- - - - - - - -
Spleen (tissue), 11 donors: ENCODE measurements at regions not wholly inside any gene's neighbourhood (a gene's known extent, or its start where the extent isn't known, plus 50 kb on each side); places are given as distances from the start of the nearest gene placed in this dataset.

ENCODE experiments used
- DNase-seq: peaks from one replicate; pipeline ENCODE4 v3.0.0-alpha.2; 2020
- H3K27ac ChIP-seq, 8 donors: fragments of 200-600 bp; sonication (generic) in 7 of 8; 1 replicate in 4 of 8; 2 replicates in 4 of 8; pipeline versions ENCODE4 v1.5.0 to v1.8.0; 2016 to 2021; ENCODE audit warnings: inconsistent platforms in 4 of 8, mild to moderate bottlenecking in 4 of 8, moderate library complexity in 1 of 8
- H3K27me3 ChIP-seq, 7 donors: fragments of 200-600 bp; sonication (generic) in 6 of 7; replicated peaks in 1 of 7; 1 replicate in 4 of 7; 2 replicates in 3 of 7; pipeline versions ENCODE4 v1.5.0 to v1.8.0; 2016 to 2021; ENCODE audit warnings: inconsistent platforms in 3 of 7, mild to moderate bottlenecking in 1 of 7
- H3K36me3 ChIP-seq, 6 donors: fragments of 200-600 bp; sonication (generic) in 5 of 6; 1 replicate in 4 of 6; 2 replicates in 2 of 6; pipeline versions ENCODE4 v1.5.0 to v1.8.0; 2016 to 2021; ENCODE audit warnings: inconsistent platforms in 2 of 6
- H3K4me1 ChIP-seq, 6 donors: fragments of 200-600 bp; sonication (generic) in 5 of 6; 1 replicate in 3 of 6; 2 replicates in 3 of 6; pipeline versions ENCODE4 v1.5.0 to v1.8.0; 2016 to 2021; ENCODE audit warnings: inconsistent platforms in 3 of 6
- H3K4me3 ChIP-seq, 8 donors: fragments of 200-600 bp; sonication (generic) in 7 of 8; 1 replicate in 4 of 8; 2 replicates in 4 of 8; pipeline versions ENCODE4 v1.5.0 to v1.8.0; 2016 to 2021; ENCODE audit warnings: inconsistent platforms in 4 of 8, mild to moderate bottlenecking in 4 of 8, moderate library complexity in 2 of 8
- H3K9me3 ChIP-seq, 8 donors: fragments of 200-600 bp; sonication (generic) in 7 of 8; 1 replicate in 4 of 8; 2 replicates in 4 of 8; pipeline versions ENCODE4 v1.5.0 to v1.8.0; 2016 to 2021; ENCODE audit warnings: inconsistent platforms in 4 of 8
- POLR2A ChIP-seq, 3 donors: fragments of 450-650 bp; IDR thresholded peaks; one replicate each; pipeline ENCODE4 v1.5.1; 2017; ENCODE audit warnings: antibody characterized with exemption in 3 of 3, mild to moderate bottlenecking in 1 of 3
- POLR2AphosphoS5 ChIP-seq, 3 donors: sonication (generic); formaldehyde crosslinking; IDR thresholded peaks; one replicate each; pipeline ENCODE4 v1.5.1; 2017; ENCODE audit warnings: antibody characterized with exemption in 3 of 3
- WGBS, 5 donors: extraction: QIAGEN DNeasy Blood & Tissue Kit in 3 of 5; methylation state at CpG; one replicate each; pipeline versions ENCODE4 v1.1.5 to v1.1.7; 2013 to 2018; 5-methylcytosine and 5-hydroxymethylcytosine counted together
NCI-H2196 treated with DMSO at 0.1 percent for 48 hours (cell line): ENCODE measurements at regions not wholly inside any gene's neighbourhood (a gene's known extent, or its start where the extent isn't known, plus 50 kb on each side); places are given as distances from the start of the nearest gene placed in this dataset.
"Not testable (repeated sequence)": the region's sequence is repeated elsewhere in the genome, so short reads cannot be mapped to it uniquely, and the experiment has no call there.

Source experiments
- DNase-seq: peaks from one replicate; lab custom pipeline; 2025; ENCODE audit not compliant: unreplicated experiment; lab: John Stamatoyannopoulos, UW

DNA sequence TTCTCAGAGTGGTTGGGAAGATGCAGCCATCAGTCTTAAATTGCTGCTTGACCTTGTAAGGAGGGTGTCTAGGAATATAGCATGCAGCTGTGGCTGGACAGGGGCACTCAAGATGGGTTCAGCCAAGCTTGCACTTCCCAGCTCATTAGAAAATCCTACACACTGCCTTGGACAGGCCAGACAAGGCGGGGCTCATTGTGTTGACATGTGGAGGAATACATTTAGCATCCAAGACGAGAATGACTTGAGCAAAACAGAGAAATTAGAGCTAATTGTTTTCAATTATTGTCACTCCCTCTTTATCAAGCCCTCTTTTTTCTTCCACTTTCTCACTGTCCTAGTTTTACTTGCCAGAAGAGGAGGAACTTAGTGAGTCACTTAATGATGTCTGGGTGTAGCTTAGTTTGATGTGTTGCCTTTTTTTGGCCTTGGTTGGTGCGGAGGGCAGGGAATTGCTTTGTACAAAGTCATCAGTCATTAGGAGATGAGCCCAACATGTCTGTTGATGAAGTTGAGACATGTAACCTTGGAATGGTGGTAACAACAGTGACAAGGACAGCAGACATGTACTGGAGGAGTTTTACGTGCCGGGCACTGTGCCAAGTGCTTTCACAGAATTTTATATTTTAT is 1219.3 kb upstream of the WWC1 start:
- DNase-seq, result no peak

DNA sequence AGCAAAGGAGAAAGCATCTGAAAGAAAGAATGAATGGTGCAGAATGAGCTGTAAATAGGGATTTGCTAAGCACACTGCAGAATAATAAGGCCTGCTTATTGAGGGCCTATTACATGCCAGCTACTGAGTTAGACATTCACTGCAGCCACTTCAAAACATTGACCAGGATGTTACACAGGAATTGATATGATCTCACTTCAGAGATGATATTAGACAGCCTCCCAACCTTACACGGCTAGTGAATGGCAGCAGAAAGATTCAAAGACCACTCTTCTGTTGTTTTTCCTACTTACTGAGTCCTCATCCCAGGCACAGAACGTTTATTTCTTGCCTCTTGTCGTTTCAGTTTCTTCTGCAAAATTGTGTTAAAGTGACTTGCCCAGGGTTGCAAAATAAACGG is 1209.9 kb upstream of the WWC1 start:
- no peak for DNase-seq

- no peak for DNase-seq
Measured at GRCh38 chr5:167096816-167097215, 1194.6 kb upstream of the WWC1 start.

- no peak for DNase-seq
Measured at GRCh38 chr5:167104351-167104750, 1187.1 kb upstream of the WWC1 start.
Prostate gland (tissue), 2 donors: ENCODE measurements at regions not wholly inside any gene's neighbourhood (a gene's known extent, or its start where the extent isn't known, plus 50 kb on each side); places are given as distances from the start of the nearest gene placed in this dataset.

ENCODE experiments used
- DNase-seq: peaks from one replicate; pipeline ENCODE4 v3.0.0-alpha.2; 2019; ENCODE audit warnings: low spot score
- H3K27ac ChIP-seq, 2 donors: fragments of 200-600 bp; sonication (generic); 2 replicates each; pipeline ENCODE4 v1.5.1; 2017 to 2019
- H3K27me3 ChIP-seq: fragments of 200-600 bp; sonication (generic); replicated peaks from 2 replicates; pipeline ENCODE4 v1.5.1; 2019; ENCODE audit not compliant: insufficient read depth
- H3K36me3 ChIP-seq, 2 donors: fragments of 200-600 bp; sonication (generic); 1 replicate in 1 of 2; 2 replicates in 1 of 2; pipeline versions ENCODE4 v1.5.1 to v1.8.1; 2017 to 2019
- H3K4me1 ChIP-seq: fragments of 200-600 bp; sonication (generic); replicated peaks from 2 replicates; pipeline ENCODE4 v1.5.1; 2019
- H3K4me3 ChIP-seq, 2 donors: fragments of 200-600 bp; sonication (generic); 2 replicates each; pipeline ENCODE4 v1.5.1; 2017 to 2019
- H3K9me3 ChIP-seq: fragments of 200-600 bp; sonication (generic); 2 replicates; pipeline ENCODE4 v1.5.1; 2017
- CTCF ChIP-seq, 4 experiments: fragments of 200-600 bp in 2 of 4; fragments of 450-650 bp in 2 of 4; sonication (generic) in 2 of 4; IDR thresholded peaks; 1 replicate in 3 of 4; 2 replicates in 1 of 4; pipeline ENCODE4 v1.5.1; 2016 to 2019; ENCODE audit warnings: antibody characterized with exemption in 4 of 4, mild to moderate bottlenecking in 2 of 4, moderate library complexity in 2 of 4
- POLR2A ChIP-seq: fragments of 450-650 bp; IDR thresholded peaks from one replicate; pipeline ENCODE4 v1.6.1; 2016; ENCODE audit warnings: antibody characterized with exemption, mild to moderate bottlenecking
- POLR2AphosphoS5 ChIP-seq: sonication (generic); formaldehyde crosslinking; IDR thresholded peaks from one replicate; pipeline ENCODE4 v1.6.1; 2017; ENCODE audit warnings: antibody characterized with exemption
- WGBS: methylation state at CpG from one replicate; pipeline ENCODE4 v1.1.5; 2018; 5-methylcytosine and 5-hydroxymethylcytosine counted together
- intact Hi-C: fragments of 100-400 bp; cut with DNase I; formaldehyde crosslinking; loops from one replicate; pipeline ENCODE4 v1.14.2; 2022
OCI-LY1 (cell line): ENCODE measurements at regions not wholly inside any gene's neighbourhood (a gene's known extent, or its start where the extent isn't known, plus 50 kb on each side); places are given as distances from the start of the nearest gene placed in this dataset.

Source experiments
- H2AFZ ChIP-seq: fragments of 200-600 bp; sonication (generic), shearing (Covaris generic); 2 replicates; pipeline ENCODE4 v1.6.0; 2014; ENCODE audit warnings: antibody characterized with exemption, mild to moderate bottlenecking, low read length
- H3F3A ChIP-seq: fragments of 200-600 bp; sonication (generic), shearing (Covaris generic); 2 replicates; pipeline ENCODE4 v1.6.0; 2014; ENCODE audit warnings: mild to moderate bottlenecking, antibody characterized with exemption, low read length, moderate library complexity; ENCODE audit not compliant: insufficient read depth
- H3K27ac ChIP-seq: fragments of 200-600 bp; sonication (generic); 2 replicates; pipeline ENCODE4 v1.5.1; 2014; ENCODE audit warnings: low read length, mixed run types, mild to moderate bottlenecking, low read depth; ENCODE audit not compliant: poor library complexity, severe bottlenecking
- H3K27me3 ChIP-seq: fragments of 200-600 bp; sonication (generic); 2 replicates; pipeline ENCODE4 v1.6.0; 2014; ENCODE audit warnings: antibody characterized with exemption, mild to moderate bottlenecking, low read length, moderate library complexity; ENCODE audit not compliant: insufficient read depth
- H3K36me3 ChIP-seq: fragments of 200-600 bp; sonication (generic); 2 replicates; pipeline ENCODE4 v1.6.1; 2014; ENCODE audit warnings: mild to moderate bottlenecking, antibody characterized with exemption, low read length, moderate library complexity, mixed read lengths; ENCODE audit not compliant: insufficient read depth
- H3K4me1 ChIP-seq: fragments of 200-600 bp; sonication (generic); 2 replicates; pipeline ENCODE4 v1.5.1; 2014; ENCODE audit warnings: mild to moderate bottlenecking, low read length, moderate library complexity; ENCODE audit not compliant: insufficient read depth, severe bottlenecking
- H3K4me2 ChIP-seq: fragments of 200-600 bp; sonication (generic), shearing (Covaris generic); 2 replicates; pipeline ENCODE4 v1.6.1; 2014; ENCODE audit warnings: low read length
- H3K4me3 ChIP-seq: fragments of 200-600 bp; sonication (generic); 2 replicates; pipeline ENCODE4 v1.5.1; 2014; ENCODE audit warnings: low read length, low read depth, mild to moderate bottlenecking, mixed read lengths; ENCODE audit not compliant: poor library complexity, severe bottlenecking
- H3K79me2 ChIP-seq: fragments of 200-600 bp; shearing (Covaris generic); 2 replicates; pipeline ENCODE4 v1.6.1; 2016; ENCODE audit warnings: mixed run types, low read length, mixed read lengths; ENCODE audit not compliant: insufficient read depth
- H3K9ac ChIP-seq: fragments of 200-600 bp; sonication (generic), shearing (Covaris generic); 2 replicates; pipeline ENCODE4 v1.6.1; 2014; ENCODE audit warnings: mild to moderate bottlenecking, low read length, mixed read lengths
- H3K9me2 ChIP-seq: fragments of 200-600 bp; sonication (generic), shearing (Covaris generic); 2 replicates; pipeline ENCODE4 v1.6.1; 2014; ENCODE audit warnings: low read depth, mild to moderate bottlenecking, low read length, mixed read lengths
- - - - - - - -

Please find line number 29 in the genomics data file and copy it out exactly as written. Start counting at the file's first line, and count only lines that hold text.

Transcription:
- H3K27me3 ChIP-seq: fragments of 200-600 bp; sonication (generic); replicated peaks from 2 replicates; pipeline ENCODE4 v1.5.1; 2019; ENCODE audit not compliant: insufficient read depth